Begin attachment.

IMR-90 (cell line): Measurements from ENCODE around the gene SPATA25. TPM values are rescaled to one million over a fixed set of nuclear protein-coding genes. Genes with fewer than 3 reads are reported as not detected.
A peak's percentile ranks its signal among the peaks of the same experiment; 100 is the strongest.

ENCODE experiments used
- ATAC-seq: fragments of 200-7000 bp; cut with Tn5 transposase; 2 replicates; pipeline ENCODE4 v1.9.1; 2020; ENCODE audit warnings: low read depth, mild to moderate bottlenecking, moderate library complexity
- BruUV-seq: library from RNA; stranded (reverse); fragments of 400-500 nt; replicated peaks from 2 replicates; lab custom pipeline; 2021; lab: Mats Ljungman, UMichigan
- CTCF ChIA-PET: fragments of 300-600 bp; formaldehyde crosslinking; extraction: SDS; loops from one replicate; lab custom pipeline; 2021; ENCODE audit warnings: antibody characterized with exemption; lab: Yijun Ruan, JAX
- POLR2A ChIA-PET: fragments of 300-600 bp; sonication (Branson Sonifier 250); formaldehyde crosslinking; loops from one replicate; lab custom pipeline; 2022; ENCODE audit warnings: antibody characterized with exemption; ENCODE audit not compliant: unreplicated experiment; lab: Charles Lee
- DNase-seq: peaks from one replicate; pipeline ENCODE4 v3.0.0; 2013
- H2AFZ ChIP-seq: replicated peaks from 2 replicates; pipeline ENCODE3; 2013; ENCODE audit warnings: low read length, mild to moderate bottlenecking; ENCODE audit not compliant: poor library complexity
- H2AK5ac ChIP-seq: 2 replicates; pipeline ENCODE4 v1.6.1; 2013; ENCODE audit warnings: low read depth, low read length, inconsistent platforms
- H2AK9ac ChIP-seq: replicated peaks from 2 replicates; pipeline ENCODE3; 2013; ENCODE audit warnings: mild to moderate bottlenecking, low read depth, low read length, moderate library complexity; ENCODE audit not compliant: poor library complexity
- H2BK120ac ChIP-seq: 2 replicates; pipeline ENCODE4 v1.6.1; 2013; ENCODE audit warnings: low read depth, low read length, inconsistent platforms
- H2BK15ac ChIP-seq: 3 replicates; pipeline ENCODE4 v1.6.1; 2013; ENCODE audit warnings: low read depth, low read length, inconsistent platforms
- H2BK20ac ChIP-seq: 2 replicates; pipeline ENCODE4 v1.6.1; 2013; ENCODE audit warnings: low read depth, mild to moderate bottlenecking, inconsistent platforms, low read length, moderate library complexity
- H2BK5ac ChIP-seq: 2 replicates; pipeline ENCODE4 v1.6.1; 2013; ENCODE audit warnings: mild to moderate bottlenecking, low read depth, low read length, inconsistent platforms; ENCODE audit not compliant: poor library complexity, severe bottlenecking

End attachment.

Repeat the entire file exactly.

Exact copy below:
IMR-90 (cell line): Measurements from ENCODE around the gene SPATA25. TPM values are rescaled to one million over a fixed set of nuclear protein-coding genes. Genes with fewer than 3 reads are reported as not detected.
A peak's percentile ranks its signal among the peaks of the same experiment; 100 is the strongest.

ENCODE experiments used
- ATAC-seq: fragments of 200-7000 bp; cut with Tn5 transposase; 2 replicates; pipeline ENCODE4 v1.9.1; 2020; ENCODE audit warnings: low read depth, mild to moderate bottlenecking, moderate library complexity
- BruUV-seq: library from RNA; stranded (reverse); fragments of 400-500 nt; replicated peaks from 2 replicates; lab custom pipeline; 2021; lab: Mats Ljungman, UMichigan
- CTCF ChIA-PET: fragments of 300-600 bp; formaldehyde crosslinking; extraction: SDS; loops from one replicate; lab custom pipeline; 2021; ENCODE audit warnings: antibody characterized with exemption; lab: Yijun Ruan, JAX
- POLR2A ChIA-PET: fragments of 300-600 bp; sonication (Branson Sonifier 250); formaldehyde crosslinking; loops from one replicate; lab custom pipeline; 2022; ENCODE audit warnings: antibody characterized with exemption; ENCODE audit not compliant: unreplicated experiment; lab: Charles Lee
- DNase-seq: peaks from one replicate; pipeline ENCODE4 v3.0.0; 2013
- H2AFZ ChIP-seq: replicated peaks from 2 replicates; pipeline ENCODE3; 2013; ENCODE audit warnings: low read length, mild to moderate bottlenecking; ENCODE audit not compliant: poor library complexity
- H2AK5ac ChIP-seq: 2 replicates; pipeline ENCODE4 v1.6.1; 2013; ENCODE audit warnings: low read depth, low read length, inconsistent platforms
- H2AK9ac ChIP-seq: replicated peaks from 2 replicates; pipeline ENCODE3; 2013; ENCODE audit warnings: mild to moderate bottlenecking, low read depth, low read length, moderate library complexity; ENCODE audit not compliant: poor library complexity
- H2BK120ac ChIP-seq: 2 replicates; pipeline ENCODE4 v1.6.1; 2013; ENCODE audit warnings: low read depth, low read length, inconsistent platforms
- H2BK15ac ChIP-seq: 3 replicates; pipeline ENCODE4 v1.6.1; 2013; ENCODE audit warnings: low read depth, low read length, inconsistent platforms
- H2BK20ac ChIP-seq: 2 replicates; pipeline ENCODE4 v1.6.1; 2013; ENCODE audit warnings: low read depth, mild to moderate bottlenecking, inconsistent platforms, low read length, moderate library complexity
- H2BK5ac ChIP-seq: 2 replicates; pipeline ENCODE4 v1.6.1; 2013; ENCODE audit warnings: mild to moderate bottlenecking, low read depth, low read length, inconsistent platforms; ENCODE audit not compliant: poor library complexity, severe bottlenecking